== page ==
More than 50 years go, Mike Ilitch was poised for major-league glory. An up-and-coming shortstop for the Detroit Tigers, his baseball finesse was blossoming when an injury derailed his sports career. But although the wound stunted his athletic aspirations, it steered him toward a new path, and on May 8, 1959, he and his wife opened the first Little Caesar's location, a then-unheard-of carryout-only joint. The career shift and novel technique eventually proved triumphant—today, the pizzeria's iconic, toga-clad mascot adorns storefronts on five continents. In each shop, staffers forge the signature Hot-N-Ready pizza, a freshly baked pie designed for instant pick-up, and warm, garlicky Crazy Bread. With a storied half-century under their belt, Mike Ilitch and his family strive to give back, supporting local organizations and creating its own charitable programs.
The culinary construction crew at Papa Murphy’s, the highest-ranking pizza chain in the 2010 Zagat Fast-Food Survey, builds a tasty menu of customizable Take 'N' Bake pizzas that patrons can heat up in the comforts of their own homes. Visitors watch as the chefs assemble thin- and stuffed-crust pizzas in-store using fresh dough, one of four sauces, shredded cheese, and up to 24 toppings. The pizza artisans then package the handmade creations for customers to bring home and cook in kitchen ovens, on backyard grills, or over an overheated car engine. Papa Murphy's collection of comestibles complements circular meals with sides of bread, salad, and chocolate-chip-cookie-dough dessert.:m]]
In 1958, two brothers from Texas opened the first Pizza Inn, where they began assembling their signature pizzas out of cracker-thin crusts, tangy sauce, and generous piles of cheese. By 1994, the small family-run restaurant grew into a sought-after franchise that was named No. 1 Pizza Chain in the United States by Restaurants & Institutions magazine, as described on Pizza Inn?s About Us page. With the help of the world?s largest rolling pin, Pizza Inn?s doughy empire has stretched across more than 310 national and international locations. Although they still rely on time-honored pizza-making traditions that have lasted more than 50 years, the franchise?s chefs still make bold strides in new recipes, as evident in their bacon-cheeseburger pizza with beef, lean bacon, mustard, and pickles.
Load up on toppings or opt for a simple slice of cheese at Marco's Pizza, Madison's classic pizza venue.
Marco's Pizza's menu is packed with gluten-free and healthy items all foodies will enjoy.
Wear what you like when you dine at Marco's Pizza — the restaurant has a chill vibe just right for casual dining.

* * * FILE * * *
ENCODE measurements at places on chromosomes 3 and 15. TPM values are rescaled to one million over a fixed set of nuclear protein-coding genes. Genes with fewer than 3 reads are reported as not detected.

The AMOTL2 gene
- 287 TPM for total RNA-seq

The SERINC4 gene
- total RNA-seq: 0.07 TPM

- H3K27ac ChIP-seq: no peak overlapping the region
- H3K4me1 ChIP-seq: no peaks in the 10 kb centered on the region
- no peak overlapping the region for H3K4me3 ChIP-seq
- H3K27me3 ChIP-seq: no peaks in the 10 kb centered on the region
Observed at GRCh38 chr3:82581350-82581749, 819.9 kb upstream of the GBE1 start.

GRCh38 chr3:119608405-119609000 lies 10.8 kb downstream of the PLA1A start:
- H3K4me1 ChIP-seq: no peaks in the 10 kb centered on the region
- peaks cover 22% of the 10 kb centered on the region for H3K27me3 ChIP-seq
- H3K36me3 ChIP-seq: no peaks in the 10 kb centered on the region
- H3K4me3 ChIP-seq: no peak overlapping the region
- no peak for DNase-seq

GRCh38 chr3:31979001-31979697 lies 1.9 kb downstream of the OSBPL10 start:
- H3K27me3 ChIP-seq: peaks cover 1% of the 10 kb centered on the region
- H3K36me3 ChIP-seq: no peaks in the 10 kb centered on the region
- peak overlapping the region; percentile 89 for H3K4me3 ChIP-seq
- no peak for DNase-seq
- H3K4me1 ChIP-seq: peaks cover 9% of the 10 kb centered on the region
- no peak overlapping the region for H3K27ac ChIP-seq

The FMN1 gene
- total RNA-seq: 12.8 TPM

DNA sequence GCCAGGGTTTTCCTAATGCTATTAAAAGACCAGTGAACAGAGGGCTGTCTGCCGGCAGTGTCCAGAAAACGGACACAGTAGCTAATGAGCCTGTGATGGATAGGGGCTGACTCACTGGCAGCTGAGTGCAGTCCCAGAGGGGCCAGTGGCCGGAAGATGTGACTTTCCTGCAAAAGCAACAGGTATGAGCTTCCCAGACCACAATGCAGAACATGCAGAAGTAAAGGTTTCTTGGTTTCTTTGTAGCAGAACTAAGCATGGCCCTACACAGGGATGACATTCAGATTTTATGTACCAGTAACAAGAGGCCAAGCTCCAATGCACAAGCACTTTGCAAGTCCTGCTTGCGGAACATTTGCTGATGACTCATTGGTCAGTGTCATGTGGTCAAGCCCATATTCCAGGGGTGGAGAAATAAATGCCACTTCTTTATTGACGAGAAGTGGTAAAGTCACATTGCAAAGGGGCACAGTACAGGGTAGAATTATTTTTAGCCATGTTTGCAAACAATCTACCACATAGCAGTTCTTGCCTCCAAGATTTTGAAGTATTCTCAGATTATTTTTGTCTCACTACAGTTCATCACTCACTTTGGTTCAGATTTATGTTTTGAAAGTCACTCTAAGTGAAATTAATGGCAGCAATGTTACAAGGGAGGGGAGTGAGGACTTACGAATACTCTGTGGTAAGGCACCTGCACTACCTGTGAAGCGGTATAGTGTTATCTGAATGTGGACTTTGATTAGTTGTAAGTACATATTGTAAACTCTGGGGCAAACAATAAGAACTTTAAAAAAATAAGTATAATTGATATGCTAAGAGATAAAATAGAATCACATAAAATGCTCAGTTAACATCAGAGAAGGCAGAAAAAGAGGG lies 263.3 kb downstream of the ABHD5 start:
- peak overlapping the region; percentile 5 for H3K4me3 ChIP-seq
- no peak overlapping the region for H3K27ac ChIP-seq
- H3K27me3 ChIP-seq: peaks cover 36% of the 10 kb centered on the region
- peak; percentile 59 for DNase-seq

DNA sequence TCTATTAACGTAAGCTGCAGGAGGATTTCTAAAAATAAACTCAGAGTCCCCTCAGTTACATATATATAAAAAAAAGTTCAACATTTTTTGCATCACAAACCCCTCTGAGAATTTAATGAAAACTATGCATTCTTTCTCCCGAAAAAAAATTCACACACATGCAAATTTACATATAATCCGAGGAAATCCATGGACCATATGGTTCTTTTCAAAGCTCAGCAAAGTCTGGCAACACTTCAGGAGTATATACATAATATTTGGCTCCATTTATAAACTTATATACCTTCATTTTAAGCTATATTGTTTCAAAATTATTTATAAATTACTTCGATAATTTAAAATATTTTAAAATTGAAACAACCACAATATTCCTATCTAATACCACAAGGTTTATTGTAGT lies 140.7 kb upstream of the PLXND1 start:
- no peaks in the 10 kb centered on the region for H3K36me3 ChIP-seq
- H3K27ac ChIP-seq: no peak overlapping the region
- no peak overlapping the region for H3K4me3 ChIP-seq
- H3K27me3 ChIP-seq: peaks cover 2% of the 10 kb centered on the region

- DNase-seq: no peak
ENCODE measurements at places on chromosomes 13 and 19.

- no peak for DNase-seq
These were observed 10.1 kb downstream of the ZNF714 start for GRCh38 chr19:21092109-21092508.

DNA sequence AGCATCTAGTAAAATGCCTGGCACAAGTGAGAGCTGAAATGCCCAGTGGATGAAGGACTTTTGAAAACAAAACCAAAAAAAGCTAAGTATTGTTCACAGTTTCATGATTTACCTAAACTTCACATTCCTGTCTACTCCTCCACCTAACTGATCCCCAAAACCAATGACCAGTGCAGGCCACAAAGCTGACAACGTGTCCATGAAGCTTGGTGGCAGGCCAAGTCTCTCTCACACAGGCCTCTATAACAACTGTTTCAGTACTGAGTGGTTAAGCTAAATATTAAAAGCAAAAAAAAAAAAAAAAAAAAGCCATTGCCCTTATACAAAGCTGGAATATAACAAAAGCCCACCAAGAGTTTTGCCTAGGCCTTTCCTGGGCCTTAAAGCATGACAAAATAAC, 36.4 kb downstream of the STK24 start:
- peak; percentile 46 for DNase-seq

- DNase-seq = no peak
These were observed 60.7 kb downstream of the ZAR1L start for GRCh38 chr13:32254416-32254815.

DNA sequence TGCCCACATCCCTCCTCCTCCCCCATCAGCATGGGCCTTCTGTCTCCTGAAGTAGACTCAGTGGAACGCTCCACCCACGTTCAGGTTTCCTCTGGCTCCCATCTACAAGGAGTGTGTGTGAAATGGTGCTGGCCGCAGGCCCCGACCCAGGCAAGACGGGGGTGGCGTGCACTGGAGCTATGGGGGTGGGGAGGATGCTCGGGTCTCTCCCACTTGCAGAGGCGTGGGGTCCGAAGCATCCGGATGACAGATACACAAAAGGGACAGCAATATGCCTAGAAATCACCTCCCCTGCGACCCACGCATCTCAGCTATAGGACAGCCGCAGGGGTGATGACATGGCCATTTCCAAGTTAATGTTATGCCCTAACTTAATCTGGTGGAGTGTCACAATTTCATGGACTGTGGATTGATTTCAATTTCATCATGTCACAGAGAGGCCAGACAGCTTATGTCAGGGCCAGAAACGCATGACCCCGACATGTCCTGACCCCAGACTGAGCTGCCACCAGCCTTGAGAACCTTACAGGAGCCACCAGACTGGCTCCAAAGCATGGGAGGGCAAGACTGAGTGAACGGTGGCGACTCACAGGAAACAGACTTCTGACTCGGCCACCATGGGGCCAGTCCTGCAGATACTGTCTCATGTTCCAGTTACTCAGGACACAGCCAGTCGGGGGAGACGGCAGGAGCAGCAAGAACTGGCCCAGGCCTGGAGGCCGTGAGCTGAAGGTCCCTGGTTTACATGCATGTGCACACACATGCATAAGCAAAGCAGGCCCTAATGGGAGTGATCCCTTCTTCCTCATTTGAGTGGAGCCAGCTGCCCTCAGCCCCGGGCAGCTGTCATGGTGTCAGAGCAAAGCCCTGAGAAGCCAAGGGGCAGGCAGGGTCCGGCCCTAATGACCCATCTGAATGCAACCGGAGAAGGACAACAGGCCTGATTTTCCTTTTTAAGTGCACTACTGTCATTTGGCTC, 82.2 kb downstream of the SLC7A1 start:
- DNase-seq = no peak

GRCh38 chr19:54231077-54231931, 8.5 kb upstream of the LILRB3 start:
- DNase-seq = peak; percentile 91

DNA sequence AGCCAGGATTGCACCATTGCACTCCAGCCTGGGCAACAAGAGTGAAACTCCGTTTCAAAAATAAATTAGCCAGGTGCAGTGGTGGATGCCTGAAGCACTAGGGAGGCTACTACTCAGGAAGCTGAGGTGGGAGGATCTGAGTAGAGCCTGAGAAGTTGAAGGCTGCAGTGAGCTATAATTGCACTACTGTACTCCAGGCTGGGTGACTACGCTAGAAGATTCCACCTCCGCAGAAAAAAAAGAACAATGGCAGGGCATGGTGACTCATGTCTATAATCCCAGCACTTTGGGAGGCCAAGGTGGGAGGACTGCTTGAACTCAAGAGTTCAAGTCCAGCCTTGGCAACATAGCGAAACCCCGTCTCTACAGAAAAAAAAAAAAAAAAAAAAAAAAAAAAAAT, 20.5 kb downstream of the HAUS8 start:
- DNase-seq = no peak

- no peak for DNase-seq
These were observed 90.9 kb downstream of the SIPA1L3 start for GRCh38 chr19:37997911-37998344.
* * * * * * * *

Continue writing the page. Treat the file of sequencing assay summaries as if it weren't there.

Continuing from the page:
Don't want to go out tonight but still want great food? Order takeout or delivery from Marco's Pizza.
At Marco's Pizza, drivers can settle for safe parking in the lot next door.
Locals flock to Marco's Pizza for a meal they know will be high quality and low price.
Short on cash? No problem. Marco's Pizza happily accepts all major credit cards.
Marco's Pizza dishes up breakfast, lunch, and dinner, so stop by for your favorite meal.
Pizza Plus serves up specialty pizzas, light entrees, pastas, platters, and more from its hearty menu. Open up with an appetizer of Jason’s loaded fries, smothered in bacon and cheddar cheese with a side of ranch ($3.99). Then try a specialty large such as the Falcon, with pepperoni, sausage, bacon, onions, tomatoes, green peppers, mushrooms, and black olives, or the Hawaiian Luau, with smoked ham, bacon, pineapple, onions, and green peppers ($10.99 each). For diners seeking stomach enlightenment, Pizza Plus offers lighter-side selections such as the grilled-chicken platter with steamed veggies ($6.99), as well as a full burger bar with classic sandwiches and specialty patties such as the Mexi-Cali burger, a quarter-pound patty with pepper jack and jalapeños ($4.29).
Head chef Jason Schauer crafts Mediterranean dishes steeped in the flavors of the South. His seasonal menu, comprising locally grown produce, Gulf seafood, and naturally raised meats, is peppered with dishes that reflect that philosophy, including steak cooked atop a wood-fired grill and accompanied by polenta or crispy flounder paired with friend green tomatoes. A hickory- and oak-fired oven bakes pizza crusts to charred perfection, whether they're topped with caramelized vidalia onions, country ham, and eggs or an assortment of Italian meats. The wine cellar, meanwhile, is stocked with bottles from Italy, Spain, and France, as well as California and Oregon.
The dining room's floor-to-ceiling windows send sunlight streaming over geometric print wallpaper, brushed concrete floors, and crisp linens draped over tables. The centerpiece of the room is a crescent-moon bar bedecked with dangling lightbulbs and natural stone that fuse modern aesthetics with paleolithic authenticity. The dining experience continues outdoors, where a smattering of bistro-style tables allow people to enjoy meals under the sun.